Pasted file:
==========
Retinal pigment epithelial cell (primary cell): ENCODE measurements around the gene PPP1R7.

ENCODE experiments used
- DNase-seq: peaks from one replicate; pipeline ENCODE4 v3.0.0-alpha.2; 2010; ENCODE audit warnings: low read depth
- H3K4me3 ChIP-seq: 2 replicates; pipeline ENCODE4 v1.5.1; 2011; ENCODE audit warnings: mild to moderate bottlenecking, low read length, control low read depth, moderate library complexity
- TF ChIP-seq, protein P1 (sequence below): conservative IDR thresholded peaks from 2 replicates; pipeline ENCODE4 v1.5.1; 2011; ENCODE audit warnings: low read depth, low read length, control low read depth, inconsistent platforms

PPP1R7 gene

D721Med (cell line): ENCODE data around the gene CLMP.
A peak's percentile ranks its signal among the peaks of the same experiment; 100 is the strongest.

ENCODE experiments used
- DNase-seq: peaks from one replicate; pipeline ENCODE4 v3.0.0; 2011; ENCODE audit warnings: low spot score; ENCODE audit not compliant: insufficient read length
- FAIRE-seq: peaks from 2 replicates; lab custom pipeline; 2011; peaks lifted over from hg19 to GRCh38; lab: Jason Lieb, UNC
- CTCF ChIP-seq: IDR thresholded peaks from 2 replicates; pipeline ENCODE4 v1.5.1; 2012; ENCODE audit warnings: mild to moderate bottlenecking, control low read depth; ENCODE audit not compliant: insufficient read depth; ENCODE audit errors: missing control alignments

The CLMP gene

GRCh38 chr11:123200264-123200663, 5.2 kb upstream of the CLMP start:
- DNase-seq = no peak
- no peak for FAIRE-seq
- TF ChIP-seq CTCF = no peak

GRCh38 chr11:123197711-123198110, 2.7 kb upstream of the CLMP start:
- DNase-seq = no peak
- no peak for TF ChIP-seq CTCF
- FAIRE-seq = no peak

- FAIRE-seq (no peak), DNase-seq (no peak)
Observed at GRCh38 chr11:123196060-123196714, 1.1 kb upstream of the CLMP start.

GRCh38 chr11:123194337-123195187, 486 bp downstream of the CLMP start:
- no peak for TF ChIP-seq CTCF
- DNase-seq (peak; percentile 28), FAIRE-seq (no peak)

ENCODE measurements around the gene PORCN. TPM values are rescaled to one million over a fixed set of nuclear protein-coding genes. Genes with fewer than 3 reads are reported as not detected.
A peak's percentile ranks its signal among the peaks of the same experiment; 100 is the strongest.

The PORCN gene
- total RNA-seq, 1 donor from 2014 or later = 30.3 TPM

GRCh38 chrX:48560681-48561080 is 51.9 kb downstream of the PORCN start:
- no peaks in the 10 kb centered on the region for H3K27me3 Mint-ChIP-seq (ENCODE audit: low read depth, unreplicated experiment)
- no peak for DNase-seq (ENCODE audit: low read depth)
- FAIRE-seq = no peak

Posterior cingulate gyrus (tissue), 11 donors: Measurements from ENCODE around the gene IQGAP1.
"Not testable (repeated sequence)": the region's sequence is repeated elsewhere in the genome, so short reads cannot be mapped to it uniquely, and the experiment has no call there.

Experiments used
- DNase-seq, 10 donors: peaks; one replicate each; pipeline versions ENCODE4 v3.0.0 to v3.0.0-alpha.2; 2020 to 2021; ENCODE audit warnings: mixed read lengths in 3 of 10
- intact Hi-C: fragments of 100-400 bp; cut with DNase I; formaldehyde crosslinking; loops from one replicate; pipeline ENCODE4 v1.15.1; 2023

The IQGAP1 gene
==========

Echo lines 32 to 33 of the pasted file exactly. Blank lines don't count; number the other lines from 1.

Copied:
- no peaks in the 10 kb centered on the region for H3K27me3 Mint-ChIP-seq (ENCODE audit: low read depth, unreplicated experiment)
- no peak for DNase-seq (ENCODE audit: low read depth)